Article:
"The GSA Multiple Award Schedule Program," Briefing Papers 94-11
Co-Authors: Terry L. Albertson and Marc F. Efron.
Since Vice President Gore smashed an ashtray made to customized Government specifications during his celebrated appearance on the "Late Show with David Letterman," the procurement of commercial items by the U.S. Government has attracted national attention and been one of the focuses of initiative for reform of the procurement system. The problems experienced in connection with the principal contractual vehicle by which the Government purchases commercial "off-the-shelf" products - multiple award schedule (MAS) contracts issued by the General Services Administration (GSA) - demonstrate that the Government's procurement of commercial products can be just as difficult for contractors as the Government's procurement of customized products.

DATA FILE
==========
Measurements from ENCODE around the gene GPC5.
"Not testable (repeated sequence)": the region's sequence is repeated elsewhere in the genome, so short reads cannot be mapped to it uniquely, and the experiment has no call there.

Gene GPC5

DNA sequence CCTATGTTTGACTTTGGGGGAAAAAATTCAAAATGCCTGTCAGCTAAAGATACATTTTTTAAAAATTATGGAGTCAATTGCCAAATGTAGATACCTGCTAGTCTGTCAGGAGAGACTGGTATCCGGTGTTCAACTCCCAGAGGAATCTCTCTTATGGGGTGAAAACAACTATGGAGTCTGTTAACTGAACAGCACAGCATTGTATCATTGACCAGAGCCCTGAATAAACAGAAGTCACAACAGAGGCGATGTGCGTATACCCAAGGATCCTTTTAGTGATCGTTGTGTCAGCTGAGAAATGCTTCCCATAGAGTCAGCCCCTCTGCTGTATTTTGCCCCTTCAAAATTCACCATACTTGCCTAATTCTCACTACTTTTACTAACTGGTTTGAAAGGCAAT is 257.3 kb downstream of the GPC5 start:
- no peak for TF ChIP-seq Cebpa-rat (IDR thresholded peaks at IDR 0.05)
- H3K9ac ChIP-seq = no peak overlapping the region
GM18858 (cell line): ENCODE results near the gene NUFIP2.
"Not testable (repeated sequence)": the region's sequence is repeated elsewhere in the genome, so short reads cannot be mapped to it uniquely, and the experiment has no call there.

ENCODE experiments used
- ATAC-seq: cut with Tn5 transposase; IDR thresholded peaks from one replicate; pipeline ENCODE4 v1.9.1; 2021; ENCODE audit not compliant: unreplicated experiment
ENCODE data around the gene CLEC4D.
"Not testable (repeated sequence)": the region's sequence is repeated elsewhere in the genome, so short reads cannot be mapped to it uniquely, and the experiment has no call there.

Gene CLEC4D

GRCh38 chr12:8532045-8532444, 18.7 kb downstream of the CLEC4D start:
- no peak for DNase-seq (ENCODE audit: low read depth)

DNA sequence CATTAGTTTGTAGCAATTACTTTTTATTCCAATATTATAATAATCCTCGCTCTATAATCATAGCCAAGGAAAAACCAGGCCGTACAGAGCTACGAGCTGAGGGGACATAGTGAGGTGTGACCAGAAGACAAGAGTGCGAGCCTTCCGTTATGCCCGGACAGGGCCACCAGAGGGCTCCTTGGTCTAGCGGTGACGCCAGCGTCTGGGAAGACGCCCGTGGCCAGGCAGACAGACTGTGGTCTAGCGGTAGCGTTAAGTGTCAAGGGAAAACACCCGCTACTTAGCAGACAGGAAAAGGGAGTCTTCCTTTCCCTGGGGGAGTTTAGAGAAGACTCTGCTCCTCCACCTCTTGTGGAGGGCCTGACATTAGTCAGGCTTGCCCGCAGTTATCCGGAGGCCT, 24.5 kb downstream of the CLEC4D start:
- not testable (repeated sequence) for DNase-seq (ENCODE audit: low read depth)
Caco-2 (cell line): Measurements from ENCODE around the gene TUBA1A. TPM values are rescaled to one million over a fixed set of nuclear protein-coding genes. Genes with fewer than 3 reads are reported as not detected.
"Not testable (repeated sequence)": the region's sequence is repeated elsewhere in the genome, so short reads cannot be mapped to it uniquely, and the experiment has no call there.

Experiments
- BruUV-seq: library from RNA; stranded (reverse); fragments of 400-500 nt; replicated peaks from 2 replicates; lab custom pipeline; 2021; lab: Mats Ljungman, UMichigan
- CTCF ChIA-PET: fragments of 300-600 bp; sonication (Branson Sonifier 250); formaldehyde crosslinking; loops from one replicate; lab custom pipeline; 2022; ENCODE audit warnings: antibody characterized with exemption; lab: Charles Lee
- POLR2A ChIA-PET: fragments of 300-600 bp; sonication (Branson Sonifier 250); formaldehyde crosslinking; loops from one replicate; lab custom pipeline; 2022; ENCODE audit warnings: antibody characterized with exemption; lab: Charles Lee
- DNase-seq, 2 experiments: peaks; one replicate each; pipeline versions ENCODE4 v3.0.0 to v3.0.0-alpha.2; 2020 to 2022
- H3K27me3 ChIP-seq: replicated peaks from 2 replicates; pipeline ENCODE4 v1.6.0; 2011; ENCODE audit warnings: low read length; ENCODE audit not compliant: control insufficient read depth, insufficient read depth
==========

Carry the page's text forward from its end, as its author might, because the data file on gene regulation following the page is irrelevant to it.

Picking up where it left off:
The stated purpose of the MAS program is to simplify the process by which the Government obtains commercial items and services. Notwithstanding this purpose, MAS contractors face extensive disclosure requirements that can give rise to contractual, civil, and criminal liability. To assist you in understanding the MAS program, this Briefing Paper discusses (1) the role of the GSA under the MAS program, (2) the negotiation of MAS contracts, (3) the Government's right to price reductions under two key MAS contract clauses, (4) enforcement of MAS contract requirements through civil, criminal, and administrative sanctions, (5) claims and disputes procedures under MAS contracts, and (6) current initiatives to reform the MAS program.
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